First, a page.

An Atypical Presentation of a Metastatic Papillary Thyroid Carcinoma of the Brain

Fiorella Llanos-Chea, MD*1; Sonam Jaggi, MD1; Raymundo Alain Quintana-Quezada, MD1; Yi Chun Yeh, MD1 and Maria E Cabanillas, MD2, (1)University of Texas Health Science Center at Houston, Houston, TX, (2)The University of Texas MD Anderson Cancer Center, Houston, TX

Meeting: Hospital Medicine 2016, March 6-9, San Diego, Calif.

Abstract number: 647

Categories: Adult, Clinical Vignettes Abstracts

Keywords: , ,

Case Presentation:

We report a case of an asymptomatic 65-year-old Hispanic male with a left neck mass. Ultrasound and fine needle aspiration were compatible with thyroid cancer. He underwent a total thyroidectomy with modified radical left neck dissection. The tumor measured 5 x 3.5 x 2.7 cm, with complete involvement of the left thyroid lobule. Pathology findings showed moderately differentiated papillary thyroid cancer of oncocytic variant, with positive extrathyroidal extension and lymphovascular invasion, as well as involvement of local lymphatic nodes, measuring from 0.2 to 2.5 cm (peri-thyroid 3/6, 2A group 1/2, 2B group 0/30, 3 group 4/10, 4A group 0/4, 4B group 3/5).

Due to persistent elevation of thyroglobulin in his follow-ups despite TSH suppression (pre-operative: 209.5 µg/L; 3 months after surgery: 154.5 µg/L; 5.5 months after surgery: 287.8 µg/L), an iodine-131 (I-131) whole-body scan with previous withdrawal of thyroid hormone and iodine products was recommended. Hours later, the patient presented with loss of consciousness, left hemiparesis and Broca’s aphasia. Brain imaging showed an expansive lesion in the left parietal-occipital lobe with contrast enhancement, recent hemorrhagic areas and intense vasogenic edema. He underwent an urgent craniotomy and resection, thus the pathology results confirmed a metastatic papillary thyroid carcinoma. Unfortunately, the patient deceased soon after surgery due to complications of his substantial intracranial bleeding and edema.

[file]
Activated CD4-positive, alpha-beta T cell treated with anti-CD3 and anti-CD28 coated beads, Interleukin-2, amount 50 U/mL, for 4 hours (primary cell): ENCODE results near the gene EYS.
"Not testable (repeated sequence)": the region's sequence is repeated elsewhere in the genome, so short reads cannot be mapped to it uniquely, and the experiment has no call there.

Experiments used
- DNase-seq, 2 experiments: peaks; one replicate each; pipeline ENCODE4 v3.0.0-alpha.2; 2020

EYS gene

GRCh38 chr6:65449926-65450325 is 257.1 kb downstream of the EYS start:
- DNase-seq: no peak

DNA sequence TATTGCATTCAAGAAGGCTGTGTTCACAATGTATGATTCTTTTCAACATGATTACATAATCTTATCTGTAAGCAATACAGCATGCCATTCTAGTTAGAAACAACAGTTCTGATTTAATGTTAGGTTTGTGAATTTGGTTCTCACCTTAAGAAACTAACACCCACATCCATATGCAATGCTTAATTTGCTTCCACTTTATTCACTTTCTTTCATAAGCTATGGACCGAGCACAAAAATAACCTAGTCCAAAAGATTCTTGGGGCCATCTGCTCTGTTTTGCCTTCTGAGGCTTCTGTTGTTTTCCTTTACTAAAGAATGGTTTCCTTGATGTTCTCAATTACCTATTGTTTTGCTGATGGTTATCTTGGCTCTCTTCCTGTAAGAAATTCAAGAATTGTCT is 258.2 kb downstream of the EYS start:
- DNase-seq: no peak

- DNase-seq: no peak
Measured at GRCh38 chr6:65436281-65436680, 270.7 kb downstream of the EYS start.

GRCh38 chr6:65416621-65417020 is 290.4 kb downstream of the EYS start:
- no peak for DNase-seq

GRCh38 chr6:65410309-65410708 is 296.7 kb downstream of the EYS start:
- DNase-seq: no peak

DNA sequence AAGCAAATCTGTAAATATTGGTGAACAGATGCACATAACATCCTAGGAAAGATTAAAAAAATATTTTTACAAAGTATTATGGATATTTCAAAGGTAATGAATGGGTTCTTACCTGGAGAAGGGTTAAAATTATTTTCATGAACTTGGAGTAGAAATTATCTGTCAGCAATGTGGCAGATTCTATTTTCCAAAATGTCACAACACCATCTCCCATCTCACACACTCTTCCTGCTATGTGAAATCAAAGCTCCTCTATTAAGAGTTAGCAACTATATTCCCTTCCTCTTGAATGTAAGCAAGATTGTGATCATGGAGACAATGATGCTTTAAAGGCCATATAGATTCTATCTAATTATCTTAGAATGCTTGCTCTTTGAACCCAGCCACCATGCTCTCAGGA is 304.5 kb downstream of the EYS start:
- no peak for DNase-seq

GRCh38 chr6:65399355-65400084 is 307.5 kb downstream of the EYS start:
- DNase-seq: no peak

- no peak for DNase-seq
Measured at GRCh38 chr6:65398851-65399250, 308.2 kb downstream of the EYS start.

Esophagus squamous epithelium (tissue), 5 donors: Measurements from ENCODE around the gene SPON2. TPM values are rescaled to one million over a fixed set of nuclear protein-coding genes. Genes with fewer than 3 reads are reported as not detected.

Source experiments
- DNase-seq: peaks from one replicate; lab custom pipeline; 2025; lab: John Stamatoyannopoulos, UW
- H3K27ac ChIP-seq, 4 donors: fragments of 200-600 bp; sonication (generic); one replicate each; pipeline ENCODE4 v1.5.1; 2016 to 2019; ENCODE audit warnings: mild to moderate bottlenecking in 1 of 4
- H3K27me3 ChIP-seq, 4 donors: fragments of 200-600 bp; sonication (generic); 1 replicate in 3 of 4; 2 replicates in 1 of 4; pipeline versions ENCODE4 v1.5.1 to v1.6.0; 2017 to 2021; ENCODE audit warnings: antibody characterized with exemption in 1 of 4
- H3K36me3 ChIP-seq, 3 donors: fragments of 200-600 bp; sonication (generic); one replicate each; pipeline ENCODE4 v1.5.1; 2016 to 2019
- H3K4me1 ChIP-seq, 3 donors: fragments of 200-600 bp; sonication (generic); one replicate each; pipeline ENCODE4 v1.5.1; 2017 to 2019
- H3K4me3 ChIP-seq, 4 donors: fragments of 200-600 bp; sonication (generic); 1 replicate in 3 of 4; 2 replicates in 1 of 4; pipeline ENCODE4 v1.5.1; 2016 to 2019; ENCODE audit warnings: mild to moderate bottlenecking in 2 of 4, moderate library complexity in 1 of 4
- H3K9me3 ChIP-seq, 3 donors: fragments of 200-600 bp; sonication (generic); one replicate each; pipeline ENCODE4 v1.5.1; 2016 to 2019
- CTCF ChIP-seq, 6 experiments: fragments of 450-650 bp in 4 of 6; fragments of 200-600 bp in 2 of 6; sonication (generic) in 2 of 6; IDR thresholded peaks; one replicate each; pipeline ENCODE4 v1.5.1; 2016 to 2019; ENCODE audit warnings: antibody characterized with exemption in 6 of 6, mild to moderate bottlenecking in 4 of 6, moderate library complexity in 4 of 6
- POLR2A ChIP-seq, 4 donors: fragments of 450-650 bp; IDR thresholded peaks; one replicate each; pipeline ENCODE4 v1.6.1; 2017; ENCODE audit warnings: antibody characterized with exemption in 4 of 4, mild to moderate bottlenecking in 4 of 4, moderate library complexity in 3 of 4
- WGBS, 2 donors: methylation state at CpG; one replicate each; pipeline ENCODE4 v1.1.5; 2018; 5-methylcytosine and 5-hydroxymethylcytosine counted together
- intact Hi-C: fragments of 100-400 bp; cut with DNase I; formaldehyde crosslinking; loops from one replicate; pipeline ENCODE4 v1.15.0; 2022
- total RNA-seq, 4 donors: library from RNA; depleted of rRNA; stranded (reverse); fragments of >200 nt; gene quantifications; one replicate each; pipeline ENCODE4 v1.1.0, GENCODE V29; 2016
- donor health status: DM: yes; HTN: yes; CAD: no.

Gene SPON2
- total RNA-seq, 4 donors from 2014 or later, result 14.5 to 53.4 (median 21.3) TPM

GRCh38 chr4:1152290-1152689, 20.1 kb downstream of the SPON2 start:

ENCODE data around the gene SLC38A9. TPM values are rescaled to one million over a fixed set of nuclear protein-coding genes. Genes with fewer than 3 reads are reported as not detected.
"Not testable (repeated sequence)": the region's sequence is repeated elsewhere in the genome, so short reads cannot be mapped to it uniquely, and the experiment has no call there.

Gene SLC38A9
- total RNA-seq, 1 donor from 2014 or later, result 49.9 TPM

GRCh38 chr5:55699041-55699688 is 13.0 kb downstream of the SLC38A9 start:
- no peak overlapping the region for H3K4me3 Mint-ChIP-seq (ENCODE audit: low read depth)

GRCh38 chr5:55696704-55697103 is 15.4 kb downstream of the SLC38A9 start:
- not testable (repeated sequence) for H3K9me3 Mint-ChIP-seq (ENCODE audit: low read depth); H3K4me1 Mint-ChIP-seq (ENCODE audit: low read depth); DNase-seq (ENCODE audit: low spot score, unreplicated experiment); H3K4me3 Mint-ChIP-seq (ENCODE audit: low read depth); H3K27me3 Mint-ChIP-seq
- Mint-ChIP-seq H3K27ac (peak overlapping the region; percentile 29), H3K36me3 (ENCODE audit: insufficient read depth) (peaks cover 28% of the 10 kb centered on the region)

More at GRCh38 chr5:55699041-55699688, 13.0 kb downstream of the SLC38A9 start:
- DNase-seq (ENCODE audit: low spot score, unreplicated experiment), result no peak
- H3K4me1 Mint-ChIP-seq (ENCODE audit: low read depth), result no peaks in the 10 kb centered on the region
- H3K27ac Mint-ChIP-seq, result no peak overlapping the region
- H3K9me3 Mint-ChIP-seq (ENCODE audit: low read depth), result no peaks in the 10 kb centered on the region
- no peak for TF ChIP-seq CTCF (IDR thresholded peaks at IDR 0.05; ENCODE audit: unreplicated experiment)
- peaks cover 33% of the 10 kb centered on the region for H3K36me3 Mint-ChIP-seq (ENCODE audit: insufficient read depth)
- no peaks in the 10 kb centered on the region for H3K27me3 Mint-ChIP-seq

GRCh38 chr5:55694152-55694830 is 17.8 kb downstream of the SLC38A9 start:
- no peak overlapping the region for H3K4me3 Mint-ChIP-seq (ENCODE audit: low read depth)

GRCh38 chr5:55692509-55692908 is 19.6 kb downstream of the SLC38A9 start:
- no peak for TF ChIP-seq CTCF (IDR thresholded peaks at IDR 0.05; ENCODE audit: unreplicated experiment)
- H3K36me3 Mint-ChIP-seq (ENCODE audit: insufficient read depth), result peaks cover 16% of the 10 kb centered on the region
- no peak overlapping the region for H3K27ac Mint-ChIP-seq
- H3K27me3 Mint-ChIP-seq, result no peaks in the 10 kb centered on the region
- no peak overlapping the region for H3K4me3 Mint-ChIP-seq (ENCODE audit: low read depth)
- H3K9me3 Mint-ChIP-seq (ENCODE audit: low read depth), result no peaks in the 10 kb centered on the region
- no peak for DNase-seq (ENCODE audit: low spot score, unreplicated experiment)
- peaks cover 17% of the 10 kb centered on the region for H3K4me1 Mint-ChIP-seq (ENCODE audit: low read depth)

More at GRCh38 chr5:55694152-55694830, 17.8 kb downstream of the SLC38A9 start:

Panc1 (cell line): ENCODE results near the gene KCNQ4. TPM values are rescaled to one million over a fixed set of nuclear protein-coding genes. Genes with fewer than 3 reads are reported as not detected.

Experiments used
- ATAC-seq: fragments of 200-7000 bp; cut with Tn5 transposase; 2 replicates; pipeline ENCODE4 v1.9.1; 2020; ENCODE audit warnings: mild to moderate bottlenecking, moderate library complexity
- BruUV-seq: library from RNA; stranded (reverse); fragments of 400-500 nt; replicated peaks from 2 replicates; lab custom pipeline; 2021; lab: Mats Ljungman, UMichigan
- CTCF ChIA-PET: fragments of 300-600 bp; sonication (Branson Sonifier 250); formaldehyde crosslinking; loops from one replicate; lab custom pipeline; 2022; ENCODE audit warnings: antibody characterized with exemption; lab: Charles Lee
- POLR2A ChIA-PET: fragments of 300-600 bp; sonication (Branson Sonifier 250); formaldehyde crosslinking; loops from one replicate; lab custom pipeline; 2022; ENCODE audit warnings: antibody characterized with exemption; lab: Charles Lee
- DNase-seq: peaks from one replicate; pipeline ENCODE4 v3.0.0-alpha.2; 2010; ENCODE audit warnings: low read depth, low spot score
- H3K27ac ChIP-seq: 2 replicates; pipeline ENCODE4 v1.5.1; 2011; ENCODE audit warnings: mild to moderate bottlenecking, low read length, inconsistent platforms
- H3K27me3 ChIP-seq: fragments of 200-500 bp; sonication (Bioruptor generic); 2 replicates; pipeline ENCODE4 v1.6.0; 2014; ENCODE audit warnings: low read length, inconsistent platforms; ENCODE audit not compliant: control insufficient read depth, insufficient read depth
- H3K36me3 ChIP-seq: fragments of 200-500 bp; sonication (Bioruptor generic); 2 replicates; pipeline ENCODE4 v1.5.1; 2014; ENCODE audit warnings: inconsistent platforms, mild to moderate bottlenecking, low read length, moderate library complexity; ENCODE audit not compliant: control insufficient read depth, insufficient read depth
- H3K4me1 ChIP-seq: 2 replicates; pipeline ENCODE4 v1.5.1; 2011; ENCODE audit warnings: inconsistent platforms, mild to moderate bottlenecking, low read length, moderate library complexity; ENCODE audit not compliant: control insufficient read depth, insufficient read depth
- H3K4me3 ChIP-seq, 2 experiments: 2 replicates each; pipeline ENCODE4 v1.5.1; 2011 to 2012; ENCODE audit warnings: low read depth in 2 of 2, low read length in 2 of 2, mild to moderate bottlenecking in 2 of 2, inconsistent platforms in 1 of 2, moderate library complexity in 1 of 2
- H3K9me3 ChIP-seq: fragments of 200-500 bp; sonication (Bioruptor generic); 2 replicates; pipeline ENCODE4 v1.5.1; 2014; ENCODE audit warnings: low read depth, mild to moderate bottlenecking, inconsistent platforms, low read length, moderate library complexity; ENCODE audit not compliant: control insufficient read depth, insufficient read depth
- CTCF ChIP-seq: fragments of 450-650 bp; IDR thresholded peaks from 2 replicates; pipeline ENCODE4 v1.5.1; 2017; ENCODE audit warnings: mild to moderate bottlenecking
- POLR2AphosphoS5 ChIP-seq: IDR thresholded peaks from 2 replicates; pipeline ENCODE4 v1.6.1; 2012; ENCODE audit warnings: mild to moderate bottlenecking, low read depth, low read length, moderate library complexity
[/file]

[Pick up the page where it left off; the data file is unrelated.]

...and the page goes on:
Papillary thyroid carcinoma is the most common differentiated thyroid neoplasm and usually carries a good prognosis. Brain metastasis is rare (1-5%) and carries a poor survival rate. The clinical presentation in this cases can vary from headaches, seizures to focal neurologic deficits. Nevertheless, they can have an indolent evolution. Iodine-131 scan can help in the detection of small, asymptomatic metastasis. However, if the metastasis is in an enclosed area, such as the brain, it can cause acute cerebral edema and hemorrhage. Moreover, the incidence of spontaneous hemorrhage can vary between 3 to 14%, likely due to radiation’s susceptibility. The temporal association between I-131 and acute hemorrhage is noteworthy and suggests a causal relationship. 

Conclusions:  Metastatic papillary thyroid carcinoma to the brain carries a poor prognosis. Since this entity can have an indolent evolution, we do not recommend giving I-131 prior to surgery or radiotherapy given the risk of cerebral edema and hemorrhage. More studies should be done in order to standardize the management of metastasic thyroid carcinoma.

To cite this abstract:

Llanos-Chea F, Jaggi S, Quintana-Quezada RA, Yeh YC, Cabanillas ME. An Atypical Presentation of a Metastatic Papillary Thyroid Carcinoma of the Brain. Abstract published at Hospital Medicine 2016, March 6-9, San Diego, Calif. Abstract 647. Journal of Hospital Medicine. 2016; 11 (suppl 1). Accessed April 1, 2020.

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